According to the Food and Drug Administration (FDA), which regulates genetic tests; and the Centers for Disease Control and Prevention (CDC) “some of these tests lack scientific validity, and others provide medical results that are meaningful only in the context of a full medical evaluation”. For example, there are no valid scientific studies on the ability of most genetic tests to predict susceptibility to disease or environmental influences. Even where the stated ability of tests is accurate (for example, some of those that may predict how well an individual will respond to a particular drug), the FTC cautions that this information is no substitute for a proper medical evaluation by a trained health care professional, and could at best inform decisions by clinicians.

For individuals considering using an ‘at-home’ genetic test, the guidance notes that the FDA and CDC say that due to the complexities of both performing and interpreting genetic tests, they should be performed only in a specialized laboratories, and results should be interpreted by a doctor or trained genetic counsellor “who understands the value of genetic testing for a particular situation”. They urge consumers to discuss the possibility of testing and any results with a trained health care professional, and also to take steps to protect their privacy, as some genetic test providers may post results online or share personal information with third parties.

News story   |   By Dr Philippa Brice   |   Published 10 August 2006

Congressional investigators from the US Government Accountability Office (GAO) have added their voice to the recent warning over direct-to-consumer genetic tests by the US Federal Trade Commission (see previous news story), warning the public to beware. Nutritional genomics, or nutrigenomics, is a relatively new field that looks at how interactions between genes and diet may influence health. It is postulated that ‘personalized nutrition’, whereby analysis of genetic factors might be able to dictate the optimum healthy diet for different individuals, might one day arise from this sort of study, but the interactions between multiple genes, nutritional and other environmental factors are highly complex and as yet there is no validated evidence to support this sort of approach. However, some companies are already offering genetic tests that can reportedly provide individualised nutritional advice, and a congressional probe set out to investigate four of these internet based test providers using fictitious customer profiles, to see whether their claims were legitimate.

The advice provided was general, advocating a healthy diet and avoidance of smoking, but one company reportedly recommended a dietary supplement blend, costing more almost $2000 year, to repair damaged DNA (see GAO report). Not only was this claim totally false, but the ‘personalized’ supplement was also recommended to three different fictitious customers with different DNA, medical and lifestyle data. Another company recommended a nutritional supplement $1200 a year that proved to contain multivitamins that could be purchased in any pharmacy for around $35. The report concluded that providers of nutrigenetic tests “may mislead consumers by promising results they cannot deliver” and issue medical predictions that may either needlessly alarm or in some cases, falsely assure, consumers about their health. It called for improved regulatory oversight of the production and marketing of new forms of genetic test, adding that: “as demand for these new tests continues to rise, it will become increasingly important for consumers to have reliable information in order to determine which tests are accurate and useful”.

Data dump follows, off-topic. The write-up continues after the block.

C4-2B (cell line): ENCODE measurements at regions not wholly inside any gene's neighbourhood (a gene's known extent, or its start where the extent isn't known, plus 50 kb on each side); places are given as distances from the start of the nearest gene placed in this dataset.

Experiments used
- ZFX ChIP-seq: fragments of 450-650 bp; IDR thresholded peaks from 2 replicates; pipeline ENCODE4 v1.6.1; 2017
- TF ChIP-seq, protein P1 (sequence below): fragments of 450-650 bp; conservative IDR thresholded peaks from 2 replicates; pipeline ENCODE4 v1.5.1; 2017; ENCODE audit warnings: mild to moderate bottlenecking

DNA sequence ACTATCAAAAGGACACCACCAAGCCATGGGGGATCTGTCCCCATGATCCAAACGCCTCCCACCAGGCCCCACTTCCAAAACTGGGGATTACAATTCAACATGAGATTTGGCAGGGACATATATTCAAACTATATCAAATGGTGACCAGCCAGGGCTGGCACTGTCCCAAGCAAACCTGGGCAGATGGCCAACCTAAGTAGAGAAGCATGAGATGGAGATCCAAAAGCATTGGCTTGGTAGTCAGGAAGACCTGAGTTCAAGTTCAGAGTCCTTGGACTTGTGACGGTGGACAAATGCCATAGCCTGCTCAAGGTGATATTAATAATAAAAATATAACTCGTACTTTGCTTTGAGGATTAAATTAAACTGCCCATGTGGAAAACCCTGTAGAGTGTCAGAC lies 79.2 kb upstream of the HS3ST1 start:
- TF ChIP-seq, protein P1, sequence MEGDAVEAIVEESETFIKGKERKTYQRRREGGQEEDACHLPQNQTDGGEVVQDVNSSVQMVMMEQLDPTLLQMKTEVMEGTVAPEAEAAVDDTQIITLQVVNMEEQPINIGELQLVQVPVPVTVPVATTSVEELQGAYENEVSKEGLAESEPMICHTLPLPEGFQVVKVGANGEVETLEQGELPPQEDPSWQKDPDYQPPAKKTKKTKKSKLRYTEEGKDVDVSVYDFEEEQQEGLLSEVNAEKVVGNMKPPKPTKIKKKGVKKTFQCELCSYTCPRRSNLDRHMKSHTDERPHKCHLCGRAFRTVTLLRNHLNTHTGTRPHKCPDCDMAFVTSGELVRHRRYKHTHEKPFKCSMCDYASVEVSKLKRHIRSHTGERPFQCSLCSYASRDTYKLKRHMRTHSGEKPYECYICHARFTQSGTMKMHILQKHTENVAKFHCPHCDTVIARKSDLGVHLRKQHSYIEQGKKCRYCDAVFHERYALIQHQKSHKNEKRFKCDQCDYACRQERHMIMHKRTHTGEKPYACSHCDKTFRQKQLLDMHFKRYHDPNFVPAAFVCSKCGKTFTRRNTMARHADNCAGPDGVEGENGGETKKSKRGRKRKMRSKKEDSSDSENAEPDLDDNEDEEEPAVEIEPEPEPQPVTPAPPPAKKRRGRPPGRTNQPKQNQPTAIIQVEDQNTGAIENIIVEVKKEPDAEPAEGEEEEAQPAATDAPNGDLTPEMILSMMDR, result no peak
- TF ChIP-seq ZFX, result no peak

The Senate Special Committee on Aging (SSCA) held a special hearing on direct-to-consumer genetic tests, at which the GAO report was presented along with testimony from Kathy Hudson, Director of the Genetics and Public Policy Center, who described how such tests fall between gaps in the current regulatory framework for genetic testing in the US. The two federal agencies charged with regulating genetic tests (the FDA, which regulates tests as devices and the CMS, which regulates laboratories) also gave evidence to the Congressional hearing. The tests involved fall between these two agencies because they are developed in-house and as such have not been subject to pre-market review by FDA. Senator Gordon Smith, Chair of the SSCA, expressed his concern at potential for consumer harm and the current gaps in regulation. Asked by Sen. Smith whether FDA should plug these gaps by extending their oversight to in-house tests, Dr Steve Gutman, Director of the Office of In Vitro Diagnostics at FDA, concurred. FDA has now invited Clinical Data, the laboratory that conducts many of these tests on behalf of companies such as Sciona, to discuss the regulatory status of their tests.

Representatives from the gene-testing companies asserted that they provided an important service and had been unfairly criticized by the report.

News story   |   Published 9 August 2006

Swiss parents of an ill child have practiced a form of ‘reproductive tourism’ by traveling to Belgium to have PGD and tissue typing, which is illegal in Switzerland [Duke, K. Lancet 368;355-356]. Their new daughter, Elodie, was born from an embryo chosen to be a tissue match for her elder brother, Noah, who suffers from granulomatous disease. The siblings have undergone a bone marrow transplant procedure and Noah’s health is improving.


The story is controversial in two ways. First, Noah’s parents had to go to Belgium for the in vitro fertilization treatment, allowing them to bypass Switzerland’s ban. Swiss authorities are now debating whether PGD should be made legal in their country. Belgian law does not specifically prohibit PGD; it is neither sanctioned nor illegal. Many European countries have vague laws regarding PGD and this allows people from countries where it is illegal to find treatment elsewhere. Elodie was born in Switzerland and the treatment to help her brother was conducted in Geneva.